Facing pressure from the public and Washington lawmakers, the Obama administration may be laying the groundwork for using the insurance industry to directly sign up large numbers of uninsured Americans, The Washington Post reported.
Insurers have been working behind-the-scenes on contingency plans should they be asked to step-in and take a larger role, The Post reported.
The White House is also turning to private insurers for technical help to fix the HealthCare.gov site. Starting this week industry computer specialists will work directly with those writing code for HealthCare.gov.
It was a "tacit acknowledgment that the federal insurance exchange" might not be fully operational as promised by Nov. 30, according to the Post.
led by Quality Software Services have been working to repair the defects on the federal site.
Obamacare had always envisioned that consumers would be able to purchase insurance directly from the private sector, as part of a working HealthCare.gov site. Like the use of call centers and in-person enrollment assistants, these options were seen as ancillary to – not as workarounds for – the HealthCare.gov site, the Post said.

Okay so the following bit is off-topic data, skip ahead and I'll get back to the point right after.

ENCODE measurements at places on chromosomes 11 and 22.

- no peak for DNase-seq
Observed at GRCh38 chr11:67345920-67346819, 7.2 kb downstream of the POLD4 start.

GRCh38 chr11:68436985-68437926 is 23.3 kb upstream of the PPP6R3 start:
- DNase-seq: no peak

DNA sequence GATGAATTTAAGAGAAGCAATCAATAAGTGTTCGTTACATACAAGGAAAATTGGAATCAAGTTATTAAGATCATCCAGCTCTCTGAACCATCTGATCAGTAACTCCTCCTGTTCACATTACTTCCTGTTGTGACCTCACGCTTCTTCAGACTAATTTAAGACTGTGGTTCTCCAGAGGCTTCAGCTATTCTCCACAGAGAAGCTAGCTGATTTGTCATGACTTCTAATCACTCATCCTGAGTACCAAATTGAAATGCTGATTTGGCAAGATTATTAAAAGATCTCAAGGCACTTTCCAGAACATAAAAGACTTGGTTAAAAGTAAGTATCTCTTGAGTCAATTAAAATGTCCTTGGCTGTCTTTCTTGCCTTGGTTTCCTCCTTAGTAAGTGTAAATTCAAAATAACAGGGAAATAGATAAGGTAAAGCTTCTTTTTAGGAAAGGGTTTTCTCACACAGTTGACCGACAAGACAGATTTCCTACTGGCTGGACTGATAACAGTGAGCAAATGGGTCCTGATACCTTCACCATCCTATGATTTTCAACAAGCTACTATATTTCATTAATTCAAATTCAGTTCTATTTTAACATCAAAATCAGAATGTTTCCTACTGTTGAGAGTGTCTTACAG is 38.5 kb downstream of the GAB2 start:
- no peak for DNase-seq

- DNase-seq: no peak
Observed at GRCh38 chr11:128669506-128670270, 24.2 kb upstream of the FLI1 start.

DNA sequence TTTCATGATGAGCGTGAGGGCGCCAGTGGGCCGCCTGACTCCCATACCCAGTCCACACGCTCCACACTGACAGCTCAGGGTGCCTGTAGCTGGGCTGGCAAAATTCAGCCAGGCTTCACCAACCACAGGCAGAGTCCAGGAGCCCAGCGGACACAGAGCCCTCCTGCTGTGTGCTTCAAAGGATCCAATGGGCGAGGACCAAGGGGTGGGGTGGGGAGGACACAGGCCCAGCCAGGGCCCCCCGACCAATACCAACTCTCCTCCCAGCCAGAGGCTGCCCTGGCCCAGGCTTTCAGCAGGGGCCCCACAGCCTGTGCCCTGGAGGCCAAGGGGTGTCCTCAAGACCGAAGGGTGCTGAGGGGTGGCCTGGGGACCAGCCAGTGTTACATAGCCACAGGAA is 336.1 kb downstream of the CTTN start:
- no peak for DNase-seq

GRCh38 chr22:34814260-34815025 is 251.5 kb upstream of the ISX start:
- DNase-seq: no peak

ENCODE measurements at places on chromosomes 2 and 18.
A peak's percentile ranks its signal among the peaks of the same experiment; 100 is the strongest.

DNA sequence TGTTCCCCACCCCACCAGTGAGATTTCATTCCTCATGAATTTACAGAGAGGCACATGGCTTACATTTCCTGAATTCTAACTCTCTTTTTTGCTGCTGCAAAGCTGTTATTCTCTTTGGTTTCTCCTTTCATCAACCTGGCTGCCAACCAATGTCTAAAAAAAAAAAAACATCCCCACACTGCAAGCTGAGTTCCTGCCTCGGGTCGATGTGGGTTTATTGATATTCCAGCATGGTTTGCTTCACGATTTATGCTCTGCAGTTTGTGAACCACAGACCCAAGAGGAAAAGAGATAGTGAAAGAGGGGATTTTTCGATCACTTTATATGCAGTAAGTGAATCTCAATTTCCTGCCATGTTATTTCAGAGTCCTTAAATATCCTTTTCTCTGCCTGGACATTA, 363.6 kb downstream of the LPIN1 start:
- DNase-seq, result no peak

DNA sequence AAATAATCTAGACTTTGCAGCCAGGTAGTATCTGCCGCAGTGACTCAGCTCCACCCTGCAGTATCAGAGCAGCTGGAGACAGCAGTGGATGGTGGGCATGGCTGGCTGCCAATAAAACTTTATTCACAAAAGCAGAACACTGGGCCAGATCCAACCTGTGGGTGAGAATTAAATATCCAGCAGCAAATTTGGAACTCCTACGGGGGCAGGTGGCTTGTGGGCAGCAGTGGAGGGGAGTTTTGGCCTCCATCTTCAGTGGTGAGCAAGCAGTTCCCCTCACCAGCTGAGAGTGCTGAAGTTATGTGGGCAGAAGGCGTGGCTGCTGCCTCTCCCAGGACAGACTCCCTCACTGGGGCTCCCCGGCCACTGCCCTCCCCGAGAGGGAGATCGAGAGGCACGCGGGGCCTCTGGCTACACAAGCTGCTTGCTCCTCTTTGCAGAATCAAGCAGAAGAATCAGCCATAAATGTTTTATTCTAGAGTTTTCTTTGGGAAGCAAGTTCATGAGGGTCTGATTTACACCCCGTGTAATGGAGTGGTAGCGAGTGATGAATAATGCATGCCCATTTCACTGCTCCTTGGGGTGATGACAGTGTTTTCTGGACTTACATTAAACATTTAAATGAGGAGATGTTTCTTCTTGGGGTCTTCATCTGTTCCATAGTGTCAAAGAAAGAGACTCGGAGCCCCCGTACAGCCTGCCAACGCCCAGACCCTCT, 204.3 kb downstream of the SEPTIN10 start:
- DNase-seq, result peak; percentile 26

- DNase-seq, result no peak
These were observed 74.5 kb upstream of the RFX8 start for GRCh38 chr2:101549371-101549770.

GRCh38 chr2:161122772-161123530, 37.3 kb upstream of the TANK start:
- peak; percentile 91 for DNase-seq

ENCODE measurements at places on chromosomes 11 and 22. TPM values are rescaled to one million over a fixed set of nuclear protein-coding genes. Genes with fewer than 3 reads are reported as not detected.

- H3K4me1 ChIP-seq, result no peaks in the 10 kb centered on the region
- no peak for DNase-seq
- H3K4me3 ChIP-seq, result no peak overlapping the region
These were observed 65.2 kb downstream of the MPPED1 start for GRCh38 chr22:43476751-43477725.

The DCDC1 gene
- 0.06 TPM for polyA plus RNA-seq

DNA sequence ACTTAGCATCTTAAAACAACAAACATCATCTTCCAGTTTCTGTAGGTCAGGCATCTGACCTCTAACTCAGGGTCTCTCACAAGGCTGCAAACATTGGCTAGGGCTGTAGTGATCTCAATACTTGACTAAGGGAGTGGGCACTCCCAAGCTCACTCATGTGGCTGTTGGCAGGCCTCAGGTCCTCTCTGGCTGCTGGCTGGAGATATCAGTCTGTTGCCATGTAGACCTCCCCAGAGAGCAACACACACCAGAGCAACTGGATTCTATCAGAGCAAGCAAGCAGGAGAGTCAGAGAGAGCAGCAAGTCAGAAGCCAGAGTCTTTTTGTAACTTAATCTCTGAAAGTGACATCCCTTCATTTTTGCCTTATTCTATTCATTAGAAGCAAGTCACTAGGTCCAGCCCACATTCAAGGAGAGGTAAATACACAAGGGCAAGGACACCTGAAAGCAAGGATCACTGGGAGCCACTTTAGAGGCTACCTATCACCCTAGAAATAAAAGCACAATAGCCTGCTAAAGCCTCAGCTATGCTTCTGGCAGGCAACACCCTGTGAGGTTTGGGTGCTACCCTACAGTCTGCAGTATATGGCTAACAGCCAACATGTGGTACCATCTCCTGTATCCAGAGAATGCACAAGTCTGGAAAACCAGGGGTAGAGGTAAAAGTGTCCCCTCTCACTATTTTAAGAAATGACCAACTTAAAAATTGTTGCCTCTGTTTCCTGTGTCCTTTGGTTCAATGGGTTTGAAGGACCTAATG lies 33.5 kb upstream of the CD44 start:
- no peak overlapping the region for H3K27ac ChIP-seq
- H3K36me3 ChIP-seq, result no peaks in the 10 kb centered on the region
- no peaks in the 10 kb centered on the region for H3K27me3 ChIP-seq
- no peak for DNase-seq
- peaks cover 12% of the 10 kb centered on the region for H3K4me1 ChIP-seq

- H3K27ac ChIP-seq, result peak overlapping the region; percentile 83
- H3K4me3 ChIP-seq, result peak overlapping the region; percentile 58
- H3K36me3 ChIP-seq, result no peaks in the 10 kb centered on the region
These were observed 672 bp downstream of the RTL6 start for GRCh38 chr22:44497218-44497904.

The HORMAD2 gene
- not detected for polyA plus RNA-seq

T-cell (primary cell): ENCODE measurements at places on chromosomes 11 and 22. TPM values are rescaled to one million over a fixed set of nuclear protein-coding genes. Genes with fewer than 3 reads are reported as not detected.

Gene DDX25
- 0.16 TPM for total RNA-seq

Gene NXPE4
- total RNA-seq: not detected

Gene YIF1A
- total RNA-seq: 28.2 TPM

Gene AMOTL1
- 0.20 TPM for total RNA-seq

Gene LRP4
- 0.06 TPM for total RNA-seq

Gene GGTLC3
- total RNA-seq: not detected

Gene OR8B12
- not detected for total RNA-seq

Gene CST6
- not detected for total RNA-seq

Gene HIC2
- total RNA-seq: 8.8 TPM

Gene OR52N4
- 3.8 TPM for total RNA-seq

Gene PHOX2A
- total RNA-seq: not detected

Should the insurers' sites become the chief way to buy coverage, it would chip away at the side-by-side comparison model that HealthCare.gov had been meant to provide.
Individual insurers are not obliged to inform customers about other available health plans, except for pointing them to the HealthCare.gov site.
Insurers have themselves been thwarted by the online system's technical glitches which has blocked them from connecting to the part of HealthCare.gov that determines whether a potential enrollees' income qualifies them for government subsidies.
One alternative being considered would be to invite insurers to provide interim subsidy estimates, using a formula approved by the government. To take on this task the private sector would want to be compensated for underpayments and not be penalized for any overpayments, the Post reported.
the Silicon Valley expert who has been called in to manage the crisis for the White House, told reporters that the site still remained "a long way from where it needs to be," according to the Post.
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